One suggestion I make to those that are trying to learn barre chords is: play the chord in the open position using your 3 fingers and place your barring finger on the nut. Start with an E major, E minor, A major and A minor. Now move the chord up the neck one fret at a time (you can hold each chord 5 seconds if you think it will help).

Now that you know how to finger the chords, you will find it easier to learn and play the formation(s) by moving them up to the 5th fret or higher as the frets get closer together as you move up the neck. Then drop back down to the wider 1st 4 frets ( F F# G G#) and practice them again...


When playing the E major and E minor chord, pay attention to the note you are playing on the low E 6th string open. As you move up, the root tone is on the 6th string and it names each chord. Learn the notes on the 6th string and you will know all of your major and minor chords by name. Now do the same thing with your A minor and A major chord. This time the low A 5th string open will be your root tone. You can skip playing the 6th string. Pay attention to each note on the 5th string that you are barring with your finger sounding each note on the 5th string as you move up. You will now know the name to all your major and minor chords with a 5th string root...that should get you started. Good luck and have fun with it! cool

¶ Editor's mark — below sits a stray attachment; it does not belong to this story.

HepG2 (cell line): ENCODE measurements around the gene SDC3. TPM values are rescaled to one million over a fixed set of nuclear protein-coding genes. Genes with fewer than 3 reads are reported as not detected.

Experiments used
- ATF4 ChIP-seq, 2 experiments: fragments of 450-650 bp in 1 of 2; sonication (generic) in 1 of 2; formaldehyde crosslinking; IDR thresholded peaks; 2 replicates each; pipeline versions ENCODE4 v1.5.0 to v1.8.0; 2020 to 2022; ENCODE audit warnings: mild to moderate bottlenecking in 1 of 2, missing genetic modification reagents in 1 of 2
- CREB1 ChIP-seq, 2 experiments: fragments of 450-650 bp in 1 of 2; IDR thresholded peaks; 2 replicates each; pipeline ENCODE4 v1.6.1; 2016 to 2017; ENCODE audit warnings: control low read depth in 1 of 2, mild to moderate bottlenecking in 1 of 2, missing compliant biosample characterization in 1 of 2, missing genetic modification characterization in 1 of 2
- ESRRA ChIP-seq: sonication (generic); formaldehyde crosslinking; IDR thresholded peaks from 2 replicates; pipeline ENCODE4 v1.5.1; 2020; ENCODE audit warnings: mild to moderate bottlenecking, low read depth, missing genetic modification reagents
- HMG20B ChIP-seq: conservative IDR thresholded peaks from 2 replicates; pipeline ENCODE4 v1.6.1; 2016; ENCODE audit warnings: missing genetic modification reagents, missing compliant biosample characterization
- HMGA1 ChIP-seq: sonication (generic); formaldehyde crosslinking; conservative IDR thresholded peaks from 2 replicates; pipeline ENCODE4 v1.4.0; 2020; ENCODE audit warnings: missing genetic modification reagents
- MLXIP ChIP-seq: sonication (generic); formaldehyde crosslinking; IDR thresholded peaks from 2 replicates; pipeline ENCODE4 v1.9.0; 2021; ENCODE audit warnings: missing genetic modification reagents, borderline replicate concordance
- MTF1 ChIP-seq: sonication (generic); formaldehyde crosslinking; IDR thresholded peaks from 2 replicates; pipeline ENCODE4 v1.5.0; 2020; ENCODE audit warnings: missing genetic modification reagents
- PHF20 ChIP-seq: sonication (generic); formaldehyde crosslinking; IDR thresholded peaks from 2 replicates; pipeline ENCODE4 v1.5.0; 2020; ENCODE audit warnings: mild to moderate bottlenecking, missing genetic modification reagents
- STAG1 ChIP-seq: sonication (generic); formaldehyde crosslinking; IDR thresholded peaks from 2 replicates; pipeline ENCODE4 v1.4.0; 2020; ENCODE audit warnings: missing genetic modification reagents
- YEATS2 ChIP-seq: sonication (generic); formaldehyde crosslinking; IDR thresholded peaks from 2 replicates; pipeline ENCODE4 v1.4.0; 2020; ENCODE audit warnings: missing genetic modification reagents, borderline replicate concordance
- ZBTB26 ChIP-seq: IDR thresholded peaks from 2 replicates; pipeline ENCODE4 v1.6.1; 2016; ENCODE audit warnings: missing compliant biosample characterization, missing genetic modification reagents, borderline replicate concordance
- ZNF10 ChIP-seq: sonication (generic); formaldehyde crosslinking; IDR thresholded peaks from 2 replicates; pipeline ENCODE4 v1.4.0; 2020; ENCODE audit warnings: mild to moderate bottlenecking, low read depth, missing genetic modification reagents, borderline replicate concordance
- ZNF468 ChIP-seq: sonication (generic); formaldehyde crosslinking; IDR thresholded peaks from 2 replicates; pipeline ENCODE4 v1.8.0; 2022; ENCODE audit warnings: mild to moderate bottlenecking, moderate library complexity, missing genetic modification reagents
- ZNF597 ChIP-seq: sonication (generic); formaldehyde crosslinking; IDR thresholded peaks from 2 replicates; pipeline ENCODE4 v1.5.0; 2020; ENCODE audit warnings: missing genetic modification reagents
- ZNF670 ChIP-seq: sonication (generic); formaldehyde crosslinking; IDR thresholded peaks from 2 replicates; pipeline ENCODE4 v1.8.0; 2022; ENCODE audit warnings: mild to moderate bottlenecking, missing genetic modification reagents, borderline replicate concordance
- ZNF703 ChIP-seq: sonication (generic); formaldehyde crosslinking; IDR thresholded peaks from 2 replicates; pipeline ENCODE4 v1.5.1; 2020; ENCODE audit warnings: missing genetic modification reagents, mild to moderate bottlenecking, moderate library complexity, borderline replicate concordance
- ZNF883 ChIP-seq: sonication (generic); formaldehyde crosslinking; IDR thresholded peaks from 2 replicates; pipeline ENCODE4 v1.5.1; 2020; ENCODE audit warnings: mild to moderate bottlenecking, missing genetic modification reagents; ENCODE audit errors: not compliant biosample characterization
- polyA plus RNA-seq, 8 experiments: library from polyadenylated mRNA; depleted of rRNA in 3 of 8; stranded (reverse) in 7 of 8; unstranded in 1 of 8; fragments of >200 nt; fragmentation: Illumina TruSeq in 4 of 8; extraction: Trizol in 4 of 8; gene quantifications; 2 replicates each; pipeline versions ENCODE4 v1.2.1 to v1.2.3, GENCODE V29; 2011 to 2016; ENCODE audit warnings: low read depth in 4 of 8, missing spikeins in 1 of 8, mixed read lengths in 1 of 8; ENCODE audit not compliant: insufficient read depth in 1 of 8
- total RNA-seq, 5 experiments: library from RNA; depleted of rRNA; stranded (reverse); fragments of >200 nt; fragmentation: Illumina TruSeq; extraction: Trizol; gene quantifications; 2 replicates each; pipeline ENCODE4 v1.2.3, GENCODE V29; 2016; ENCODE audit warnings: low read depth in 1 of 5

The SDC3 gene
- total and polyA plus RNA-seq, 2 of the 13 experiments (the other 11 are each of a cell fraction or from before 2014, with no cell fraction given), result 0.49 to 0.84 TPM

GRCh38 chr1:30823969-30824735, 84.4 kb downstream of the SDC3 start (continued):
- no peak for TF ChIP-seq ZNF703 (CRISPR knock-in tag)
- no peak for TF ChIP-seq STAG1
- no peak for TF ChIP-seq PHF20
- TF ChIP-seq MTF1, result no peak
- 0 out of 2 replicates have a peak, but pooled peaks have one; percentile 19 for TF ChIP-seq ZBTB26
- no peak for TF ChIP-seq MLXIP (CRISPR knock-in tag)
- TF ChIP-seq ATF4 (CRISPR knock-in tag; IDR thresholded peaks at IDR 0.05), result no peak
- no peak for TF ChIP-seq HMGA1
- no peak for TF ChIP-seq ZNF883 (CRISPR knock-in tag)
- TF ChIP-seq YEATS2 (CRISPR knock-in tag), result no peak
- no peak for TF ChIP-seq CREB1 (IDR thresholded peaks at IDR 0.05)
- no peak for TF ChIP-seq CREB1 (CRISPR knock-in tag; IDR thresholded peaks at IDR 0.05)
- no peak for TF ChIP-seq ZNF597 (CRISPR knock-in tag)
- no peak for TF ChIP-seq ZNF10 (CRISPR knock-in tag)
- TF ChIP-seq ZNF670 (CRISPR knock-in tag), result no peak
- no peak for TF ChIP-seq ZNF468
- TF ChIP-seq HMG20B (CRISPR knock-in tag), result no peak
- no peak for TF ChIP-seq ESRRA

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#2956949 - 11/08/18 09:25 AM Re: Is this a good routine for practising bar chords? [Re: Larryz]
Sharkman Offline
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Registered: 06/12/10
Posts: 658
Five seconds? I recommend thirty seconds or longer. You don't just need hand strength, but stamina as well.
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#2956962 - 11/08/18 12:54 PM Re: Is this a good routine for practising bar chords? [Re: Sharkman]
d Offline
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Registered: 03/20/01
Posts: 7043
Loc: no longer lexington, Kenfunky,...